Tuesday, May 20, 2008

Today's wacky VP pick: 10+ reasons for Wasserman Schultz


There's no fun in arguing for Clark, Clinton, or Webb for VP. It's like arguing for Citizen Kane as best movie ever. It's fun but not...intriguing. More interesting to argue for, I don't know, The Graduate.

I have what I think is an intriguing VP candidate for Obama: Florida Congresswoman Debbie Wasserman Schultz. Here's why:

  • She endorsed Hillary Clinton. If we're going for a VP pick that invites Clinton's hurting followers into the campaign with a sense of unity, Wasserman Schultz qualifies.
  • She's a Florida politician. The "swing state Clinton" argument that leads some to propose Ohio governor Ted Strickland for this post also applies to Wasserman Schultz. This puts Florida more in play. I believe that no matter what, Ohio is pretty much in play no matter what role Strickland has. The right VP pick expands the board even more, and starts the rehabilitation of Obama in Florida.
  • She is a great strategist. She's a leader in the effort to expand the Congressional map for Democrats in the red-to-blue program. She knows elections, to the point where she has a shot at leading the DCCC.
  • Did I mention that her district is in Florida...like, Miami, Florida?
  • Her district is 20% Hispanic...another bloc with which Obama struggles. Wasserman Schultz doesn't.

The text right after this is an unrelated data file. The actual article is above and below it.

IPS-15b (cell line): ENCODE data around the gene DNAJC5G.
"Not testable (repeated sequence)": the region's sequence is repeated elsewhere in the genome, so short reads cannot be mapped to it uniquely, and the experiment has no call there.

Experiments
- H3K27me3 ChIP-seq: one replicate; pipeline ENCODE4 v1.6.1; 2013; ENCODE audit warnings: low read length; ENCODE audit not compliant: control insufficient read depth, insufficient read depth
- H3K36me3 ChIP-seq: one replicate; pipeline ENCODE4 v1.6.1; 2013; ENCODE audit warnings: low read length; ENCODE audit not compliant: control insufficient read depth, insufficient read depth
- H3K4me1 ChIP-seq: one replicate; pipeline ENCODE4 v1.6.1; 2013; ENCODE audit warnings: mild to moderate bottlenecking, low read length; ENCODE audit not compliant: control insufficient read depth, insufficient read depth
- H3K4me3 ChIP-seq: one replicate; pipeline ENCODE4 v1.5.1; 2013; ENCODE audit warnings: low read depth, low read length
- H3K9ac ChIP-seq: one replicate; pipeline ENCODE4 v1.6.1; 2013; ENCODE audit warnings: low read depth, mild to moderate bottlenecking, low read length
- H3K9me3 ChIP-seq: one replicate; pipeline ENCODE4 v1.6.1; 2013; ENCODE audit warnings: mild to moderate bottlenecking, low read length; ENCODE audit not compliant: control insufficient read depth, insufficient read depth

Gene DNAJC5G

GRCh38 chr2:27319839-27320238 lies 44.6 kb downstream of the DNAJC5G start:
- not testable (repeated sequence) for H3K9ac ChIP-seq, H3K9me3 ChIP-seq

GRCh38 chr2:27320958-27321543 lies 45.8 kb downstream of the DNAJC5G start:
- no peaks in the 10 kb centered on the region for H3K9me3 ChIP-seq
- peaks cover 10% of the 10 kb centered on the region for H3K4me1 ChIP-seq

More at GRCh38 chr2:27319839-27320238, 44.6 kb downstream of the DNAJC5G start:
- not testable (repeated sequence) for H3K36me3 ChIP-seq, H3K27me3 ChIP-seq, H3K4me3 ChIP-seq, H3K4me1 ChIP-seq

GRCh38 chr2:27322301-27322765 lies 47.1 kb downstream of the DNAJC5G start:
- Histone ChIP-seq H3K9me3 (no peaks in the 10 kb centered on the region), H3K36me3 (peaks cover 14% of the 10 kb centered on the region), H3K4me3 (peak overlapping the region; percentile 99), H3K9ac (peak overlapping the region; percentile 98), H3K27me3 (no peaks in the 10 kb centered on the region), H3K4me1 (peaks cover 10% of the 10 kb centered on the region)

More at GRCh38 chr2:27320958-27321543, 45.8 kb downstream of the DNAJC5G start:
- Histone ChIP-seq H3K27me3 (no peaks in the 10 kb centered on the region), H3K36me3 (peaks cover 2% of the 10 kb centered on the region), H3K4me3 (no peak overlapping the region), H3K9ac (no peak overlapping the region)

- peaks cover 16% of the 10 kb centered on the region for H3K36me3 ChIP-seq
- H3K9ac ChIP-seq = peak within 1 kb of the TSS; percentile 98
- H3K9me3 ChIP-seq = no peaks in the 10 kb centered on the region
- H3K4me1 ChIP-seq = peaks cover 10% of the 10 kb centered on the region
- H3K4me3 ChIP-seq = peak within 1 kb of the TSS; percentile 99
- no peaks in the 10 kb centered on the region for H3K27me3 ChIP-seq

• She is a deputy House whip who knows the legislative process. Obama, like JFK, would be helped to have a VP who knows how to guide legislation to fruition. While Wasserman Schultz is no LBJ, well nobody is, she does have a rhythm of the process.
  • Speaking of blocs with which Obama has problems, Wasserman Shultz is Jewish.
  • She is also young...under 40. Folds in well with Obama's energy vibe.
  • She has some heft on foreign policy...a hawkish heft, balancing off Obama's negotiatory leanings.
  • Oh yeah, she's a woman. Another swing block for anyone playing "check the boxes".
  • Her district would likely return another Democrat, leading to no loss in that balance.

Granted, she's not a perfect VP candidate. She's not as well known or as photogenic. She did make some poor choices in deciding not to campaign against her Republican neighbors. Of course, outraging "liberal bloggers" isn't necessarily a negative in the general election campaign.

I have a lot of admiration for Kathleen Sebelius's ability to sweet-talk Republicans into the Democratic column in Kansas. I also realize that as a successful white woman in a rural area, she's seen as a balance to Obama. However, she's never impressed me the way that Wasserman Schultz has. I think Congresswoman Debbie offers all that Sebelius does, and so much more.

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